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Prospective Grandfathering

dc.contributor.authorSerkin, Christopher
dc.date.accessioned2018-07-06T15:26:30Z
dc.date.available2018-07-06T15:26:30Z
dc.date.issued2018
dc.identifier.citation102 Minnesota Law Review 1019 (2018)en_US
dc.identifier.urihttp://hdl.handle.net/1803/9209
dc.descriptionarticle published in a law reviewen_US
dc.description.abstractLegal change has the potential to disrupt settled expectations and property rights. The Takings Clause provides protection from the most significant costs by requiring compensation following a change in the law, but threats of takings claims can discourage policymakers from adopting sound laws and policies. If specific legal changes can be anticipated far enough in advance, are there tactics available to reduce the risk of takings claims and blunt their political force in the future? We identify innovative tools that preserve regulatory flexibility so that legal changes can avoid takings liability, and we do so specifically in the context of natural gas and the acute threat of climate change. Natural gas poses a particular challenge to policymakers today. Rapid and widespread proliferation of natural gas is essential if we are to make major progress in reducing carbon emissions, but natural gas is often referred to as a bridge fuel because we will eventually have to pivot away from fossil fuel-based electric generation to reduce the risk of catastrophic climate change. Without timely intervention, investments in natural gas infrastructure today may result in vested property rights that the Takings Clause may then protect against significant regulatory changes. We argue that developing a record that constrains the reasonable expectations of investments in natural gas will help to preserve regulatory flexibility in the future. More aggressively, we also propose “prospective grandfathering” as a regulatory innovation. Announcing but delaying the adoption of new regulations, combined with accelerated cost recovery for utilities, should immunize future governments from takings claims if and when climate change compels movement away from natural gas as part of the de-carbonization of our energy supply. These new tools offer promise beyond natural gas, however, and provide a new way of addressing anticipated legal change.en_US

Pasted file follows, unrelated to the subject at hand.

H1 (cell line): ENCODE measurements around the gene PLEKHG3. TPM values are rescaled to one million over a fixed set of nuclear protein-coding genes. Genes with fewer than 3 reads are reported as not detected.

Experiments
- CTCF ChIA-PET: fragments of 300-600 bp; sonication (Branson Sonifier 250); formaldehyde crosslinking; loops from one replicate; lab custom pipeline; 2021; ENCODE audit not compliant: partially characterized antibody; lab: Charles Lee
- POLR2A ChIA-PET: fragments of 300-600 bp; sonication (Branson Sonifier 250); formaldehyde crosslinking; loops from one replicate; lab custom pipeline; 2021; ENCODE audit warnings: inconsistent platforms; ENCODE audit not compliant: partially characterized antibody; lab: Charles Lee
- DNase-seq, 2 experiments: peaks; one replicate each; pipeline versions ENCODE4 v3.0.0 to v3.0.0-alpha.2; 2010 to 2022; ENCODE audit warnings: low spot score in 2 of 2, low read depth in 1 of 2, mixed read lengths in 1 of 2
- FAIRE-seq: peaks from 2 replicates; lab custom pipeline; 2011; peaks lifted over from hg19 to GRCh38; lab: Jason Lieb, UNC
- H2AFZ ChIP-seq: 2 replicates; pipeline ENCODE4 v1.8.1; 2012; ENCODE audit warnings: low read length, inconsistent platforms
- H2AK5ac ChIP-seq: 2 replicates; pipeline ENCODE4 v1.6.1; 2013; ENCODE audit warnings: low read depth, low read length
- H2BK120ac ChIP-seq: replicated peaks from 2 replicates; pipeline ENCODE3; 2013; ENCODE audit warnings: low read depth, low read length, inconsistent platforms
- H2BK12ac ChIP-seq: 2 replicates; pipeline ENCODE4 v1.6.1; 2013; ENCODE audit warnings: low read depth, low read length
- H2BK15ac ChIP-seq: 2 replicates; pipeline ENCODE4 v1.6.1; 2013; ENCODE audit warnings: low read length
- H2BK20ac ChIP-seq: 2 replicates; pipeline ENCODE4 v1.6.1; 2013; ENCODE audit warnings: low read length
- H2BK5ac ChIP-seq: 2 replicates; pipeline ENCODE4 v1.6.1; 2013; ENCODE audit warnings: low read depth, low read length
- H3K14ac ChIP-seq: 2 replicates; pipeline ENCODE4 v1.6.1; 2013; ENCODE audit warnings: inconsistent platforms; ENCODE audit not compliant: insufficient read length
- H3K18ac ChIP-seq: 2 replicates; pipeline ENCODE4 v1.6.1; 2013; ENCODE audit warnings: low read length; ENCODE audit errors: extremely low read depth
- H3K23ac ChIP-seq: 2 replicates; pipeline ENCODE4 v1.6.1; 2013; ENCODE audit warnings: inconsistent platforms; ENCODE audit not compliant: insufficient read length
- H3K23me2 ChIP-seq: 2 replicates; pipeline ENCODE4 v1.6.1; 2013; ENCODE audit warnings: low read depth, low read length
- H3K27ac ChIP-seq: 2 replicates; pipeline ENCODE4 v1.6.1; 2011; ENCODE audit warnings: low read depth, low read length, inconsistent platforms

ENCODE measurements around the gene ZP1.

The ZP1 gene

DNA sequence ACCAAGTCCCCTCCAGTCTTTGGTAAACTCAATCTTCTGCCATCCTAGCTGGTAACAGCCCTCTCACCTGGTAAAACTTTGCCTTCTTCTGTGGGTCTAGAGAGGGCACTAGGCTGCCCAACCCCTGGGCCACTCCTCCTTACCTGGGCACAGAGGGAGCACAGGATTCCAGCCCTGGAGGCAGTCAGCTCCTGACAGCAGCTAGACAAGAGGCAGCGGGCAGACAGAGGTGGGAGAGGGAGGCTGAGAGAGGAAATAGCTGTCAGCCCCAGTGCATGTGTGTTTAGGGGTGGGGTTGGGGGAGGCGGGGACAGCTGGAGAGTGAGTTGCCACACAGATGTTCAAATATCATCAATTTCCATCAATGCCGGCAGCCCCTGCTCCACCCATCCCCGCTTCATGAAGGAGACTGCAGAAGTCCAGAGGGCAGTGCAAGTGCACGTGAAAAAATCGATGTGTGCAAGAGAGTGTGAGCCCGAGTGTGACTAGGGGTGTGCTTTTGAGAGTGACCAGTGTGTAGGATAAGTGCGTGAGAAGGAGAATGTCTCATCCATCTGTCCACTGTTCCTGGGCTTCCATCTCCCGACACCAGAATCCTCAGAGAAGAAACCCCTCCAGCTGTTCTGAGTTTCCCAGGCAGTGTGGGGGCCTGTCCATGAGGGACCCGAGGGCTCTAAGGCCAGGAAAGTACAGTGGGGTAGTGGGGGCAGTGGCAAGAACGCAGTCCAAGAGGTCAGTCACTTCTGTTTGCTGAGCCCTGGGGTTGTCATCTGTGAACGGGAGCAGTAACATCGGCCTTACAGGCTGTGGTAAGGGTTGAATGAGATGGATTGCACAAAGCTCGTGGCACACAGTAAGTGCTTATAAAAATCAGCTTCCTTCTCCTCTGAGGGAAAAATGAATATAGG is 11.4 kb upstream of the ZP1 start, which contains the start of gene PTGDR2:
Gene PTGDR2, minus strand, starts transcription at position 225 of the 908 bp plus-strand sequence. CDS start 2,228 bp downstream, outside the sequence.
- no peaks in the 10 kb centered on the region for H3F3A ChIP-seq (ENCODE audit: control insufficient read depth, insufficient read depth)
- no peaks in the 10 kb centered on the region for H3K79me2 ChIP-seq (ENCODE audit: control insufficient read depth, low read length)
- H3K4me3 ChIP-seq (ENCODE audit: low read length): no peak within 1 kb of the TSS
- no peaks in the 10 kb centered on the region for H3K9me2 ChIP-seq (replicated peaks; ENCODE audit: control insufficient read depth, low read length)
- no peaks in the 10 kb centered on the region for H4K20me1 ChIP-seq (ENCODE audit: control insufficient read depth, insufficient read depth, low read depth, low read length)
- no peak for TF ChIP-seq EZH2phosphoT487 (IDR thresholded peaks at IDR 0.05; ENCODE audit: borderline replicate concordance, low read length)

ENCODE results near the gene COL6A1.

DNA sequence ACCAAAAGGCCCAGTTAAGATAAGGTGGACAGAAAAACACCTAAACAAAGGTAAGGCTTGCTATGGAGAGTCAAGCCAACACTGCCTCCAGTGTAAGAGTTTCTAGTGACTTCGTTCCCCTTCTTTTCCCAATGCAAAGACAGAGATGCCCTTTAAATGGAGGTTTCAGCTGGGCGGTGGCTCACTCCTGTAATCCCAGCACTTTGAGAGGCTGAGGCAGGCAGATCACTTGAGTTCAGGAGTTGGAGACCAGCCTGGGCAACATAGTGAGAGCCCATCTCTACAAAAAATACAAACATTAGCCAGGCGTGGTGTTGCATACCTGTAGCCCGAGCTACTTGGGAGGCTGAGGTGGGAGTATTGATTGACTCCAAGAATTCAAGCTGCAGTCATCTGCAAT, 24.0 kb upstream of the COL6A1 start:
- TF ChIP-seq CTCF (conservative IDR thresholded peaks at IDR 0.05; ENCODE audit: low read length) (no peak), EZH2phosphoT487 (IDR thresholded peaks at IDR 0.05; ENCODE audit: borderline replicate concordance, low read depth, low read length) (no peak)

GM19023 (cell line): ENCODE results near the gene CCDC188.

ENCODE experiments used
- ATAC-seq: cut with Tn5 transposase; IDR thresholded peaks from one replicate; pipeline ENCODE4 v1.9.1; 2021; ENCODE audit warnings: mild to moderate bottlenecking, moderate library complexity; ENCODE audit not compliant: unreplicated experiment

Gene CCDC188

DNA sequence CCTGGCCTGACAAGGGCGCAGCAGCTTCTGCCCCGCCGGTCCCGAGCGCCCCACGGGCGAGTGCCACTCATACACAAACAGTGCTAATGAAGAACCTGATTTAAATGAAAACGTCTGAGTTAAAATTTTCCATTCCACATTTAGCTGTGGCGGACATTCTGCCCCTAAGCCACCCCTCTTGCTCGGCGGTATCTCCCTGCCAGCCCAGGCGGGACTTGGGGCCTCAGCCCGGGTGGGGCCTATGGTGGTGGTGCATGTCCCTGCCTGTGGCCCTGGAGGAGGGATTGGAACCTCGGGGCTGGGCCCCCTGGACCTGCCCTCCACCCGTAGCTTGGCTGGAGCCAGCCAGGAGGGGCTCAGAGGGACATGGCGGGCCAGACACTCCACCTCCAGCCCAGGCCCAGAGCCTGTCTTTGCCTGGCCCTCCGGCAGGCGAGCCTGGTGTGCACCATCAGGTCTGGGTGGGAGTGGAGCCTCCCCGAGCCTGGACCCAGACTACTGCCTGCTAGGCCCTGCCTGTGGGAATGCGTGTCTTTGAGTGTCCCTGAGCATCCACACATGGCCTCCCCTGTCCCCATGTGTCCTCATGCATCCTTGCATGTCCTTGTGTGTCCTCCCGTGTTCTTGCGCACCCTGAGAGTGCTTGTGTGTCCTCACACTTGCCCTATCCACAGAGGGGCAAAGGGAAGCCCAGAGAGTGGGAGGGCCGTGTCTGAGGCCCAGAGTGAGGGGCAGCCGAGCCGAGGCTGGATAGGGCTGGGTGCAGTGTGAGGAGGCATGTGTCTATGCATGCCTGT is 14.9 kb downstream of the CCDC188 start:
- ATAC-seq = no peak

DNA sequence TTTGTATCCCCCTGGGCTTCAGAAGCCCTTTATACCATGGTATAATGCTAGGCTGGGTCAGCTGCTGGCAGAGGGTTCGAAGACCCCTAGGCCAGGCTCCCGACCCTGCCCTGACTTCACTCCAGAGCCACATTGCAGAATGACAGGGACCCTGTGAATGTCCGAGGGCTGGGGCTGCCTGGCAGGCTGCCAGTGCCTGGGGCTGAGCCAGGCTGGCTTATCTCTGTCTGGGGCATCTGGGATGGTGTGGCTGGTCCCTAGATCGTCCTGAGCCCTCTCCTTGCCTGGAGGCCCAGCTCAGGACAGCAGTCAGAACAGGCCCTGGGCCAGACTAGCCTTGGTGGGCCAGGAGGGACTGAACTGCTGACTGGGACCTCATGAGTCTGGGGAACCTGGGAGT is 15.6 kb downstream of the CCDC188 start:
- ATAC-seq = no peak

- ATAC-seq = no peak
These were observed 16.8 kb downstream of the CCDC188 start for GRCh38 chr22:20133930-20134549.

dc.format.extent1 PDF (60 pages)en_US
dc.format.mimetypeapplication/pdf
dc.language.isoen_USen_US
dc.subjectproperty rightsen_US
dc.subjectnatural gasen_US
dc.subject.lcshLawen_US
dc.subject.lcshPropertyen_US
dc.titleProspective Grandfatheringen_US
dc.title.alternativeAnticipating the Energy Transition Problemen_US
dc.typeArticleen_US
dc.identifier.ssrn-urihttps://ssrn.com/abstract=3024197


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